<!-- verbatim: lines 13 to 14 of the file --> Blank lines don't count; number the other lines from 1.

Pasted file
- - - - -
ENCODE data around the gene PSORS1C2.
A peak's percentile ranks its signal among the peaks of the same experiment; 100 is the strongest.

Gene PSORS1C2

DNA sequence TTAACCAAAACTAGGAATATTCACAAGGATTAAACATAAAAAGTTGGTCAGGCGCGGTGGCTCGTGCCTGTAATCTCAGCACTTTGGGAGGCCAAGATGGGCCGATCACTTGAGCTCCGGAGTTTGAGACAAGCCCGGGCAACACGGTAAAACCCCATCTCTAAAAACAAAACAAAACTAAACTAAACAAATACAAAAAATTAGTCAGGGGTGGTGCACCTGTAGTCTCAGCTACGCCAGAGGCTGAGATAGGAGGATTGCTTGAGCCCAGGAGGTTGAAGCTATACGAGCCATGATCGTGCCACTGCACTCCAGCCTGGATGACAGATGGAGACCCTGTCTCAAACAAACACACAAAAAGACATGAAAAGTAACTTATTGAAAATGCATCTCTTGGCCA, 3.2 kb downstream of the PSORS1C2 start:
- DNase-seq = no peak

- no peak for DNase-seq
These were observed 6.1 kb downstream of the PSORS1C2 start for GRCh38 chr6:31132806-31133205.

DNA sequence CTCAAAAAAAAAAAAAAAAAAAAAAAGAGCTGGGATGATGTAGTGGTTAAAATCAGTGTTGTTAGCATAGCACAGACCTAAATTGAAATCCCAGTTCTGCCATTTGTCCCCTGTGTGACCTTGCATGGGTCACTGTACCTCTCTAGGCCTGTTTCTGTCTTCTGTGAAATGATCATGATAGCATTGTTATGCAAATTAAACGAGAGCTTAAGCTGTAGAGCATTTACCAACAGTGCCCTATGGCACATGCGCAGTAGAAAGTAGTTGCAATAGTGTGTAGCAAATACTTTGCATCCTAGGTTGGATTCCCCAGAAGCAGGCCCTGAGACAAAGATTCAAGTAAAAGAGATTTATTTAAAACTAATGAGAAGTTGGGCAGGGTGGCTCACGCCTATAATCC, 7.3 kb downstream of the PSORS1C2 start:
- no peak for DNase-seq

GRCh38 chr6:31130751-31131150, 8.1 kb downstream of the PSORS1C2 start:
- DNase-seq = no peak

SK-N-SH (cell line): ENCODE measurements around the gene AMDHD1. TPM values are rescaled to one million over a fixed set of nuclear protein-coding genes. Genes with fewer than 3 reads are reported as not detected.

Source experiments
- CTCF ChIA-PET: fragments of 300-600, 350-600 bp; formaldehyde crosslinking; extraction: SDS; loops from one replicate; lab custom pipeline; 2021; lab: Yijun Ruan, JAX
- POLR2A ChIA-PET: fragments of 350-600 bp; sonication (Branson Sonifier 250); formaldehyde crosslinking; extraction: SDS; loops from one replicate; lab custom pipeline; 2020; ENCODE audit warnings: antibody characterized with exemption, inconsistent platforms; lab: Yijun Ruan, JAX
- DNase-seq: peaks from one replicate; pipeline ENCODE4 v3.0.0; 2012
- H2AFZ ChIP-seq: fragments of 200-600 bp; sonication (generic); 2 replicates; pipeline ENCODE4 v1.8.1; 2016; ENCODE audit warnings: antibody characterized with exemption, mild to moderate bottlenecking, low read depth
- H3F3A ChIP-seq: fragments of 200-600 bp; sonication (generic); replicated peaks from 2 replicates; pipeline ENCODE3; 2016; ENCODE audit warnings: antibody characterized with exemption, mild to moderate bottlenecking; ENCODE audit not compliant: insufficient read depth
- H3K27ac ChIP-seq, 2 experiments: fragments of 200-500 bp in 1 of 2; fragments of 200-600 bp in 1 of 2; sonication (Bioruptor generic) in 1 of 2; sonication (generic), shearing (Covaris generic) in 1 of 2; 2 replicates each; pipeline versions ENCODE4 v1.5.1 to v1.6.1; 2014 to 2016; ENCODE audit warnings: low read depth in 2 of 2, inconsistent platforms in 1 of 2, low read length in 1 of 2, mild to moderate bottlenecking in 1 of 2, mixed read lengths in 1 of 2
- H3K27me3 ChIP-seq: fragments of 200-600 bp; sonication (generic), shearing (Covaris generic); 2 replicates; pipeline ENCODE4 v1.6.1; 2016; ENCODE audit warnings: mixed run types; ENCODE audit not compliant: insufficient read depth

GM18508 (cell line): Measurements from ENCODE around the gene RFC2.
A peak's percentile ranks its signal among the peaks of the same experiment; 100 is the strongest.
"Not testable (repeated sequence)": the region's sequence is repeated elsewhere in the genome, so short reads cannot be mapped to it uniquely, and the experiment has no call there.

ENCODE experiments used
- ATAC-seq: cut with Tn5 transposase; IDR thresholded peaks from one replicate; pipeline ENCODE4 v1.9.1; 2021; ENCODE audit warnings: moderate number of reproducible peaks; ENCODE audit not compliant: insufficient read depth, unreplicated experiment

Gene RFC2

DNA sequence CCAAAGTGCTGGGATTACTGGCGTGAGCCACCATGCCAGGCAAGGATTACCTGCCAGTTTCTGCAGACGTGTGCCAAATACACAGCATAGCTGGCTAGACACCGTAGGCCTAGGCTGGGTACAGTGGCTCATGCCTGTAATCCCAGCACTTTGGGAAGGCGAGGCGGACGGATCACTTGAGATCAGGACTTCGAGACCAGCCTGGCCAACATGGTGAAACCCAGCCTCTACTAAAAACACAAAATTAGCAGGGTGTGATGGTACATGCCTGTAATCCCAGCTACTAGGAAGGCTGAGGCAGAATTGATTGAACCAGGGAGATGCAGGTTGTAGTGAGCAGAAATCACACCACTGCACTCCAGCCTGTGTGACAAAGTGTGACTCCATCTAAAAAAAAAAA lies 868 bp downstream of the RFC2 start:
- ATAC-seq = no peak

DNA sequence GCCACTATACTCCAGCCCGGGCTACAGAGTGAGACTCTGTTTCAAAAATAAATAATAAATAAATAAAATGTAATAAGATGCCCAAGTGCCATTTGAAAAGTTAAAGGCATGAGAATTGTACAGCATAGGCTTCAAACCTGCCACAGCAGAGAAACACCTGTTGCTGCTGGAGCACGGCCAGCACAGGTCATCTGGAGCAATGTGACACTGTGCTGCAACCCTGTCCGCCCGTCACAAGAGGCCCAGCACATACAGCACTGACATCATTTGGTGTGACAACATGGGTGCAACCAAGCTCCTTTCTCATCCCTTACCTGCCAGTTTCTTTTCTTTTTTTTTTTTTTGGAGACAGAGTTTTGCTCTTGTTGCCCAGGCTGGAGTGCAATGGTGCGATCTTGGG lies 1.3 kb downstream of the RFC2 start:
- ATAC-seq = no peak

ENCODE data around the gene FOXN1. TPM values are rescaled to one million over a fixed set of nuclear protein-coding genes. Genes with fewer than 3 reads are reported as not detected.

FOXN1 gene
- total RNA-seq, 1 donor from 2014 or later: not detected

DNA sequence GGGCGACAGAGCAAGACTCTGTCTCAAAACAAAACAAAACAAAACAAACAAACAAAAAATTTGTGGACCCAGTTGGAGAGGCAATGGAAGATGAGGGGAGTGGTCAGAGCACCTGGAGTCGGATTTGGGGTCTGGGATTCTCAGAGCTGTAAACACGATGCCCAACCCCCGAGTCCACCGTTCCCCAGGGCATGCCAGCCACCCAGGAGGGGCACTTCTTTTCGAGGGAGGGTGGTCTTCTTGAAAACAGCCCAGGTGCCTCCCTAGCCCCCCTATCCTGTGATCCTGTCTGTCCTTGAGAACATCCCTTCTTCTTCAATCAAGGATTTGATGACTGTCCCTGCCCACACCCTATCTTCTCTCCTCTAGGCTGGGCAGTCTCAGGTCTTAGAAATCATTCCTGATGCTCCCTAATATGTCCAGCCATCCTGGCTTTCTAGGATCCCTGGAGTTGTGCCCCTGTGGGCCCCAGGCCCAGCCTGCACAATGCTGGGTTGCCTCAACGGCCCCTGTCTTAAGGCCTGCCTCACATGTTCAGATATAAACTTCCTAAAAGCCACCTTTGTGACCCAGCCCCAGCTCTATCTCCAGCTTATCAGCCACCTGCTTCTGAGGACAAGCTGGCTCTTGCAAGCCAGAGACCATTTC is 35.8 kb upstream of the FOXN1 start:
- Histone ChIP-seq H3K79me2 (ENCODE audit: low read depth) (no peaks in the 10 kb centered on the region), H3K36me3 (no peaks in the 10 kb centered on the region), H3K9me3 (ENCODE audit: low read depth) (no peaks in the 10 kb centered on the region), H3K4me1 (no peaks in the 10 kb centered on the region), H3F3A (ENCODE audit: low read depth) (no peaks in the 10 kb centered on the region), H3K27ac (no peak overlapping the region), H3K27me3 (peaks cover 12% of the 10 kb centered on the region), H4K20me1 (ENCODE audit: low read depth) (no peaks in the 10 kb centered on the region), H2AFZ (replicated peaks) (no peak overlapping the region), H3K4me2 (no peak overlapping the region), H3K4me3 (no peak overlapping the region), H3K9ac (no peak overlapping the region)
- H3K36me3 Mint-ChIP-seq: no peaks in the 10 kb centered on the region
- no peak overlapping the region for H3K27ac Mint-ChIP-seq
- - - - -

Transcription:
Source experiments
- CTCF ChIA-PET: fragments of 300-600, 350-600 bp; formaldehyde crosslinking; extraction: SDS; loops from one replicate; lab custom pipeline; 2021; lab: Yijun Ruan, JAX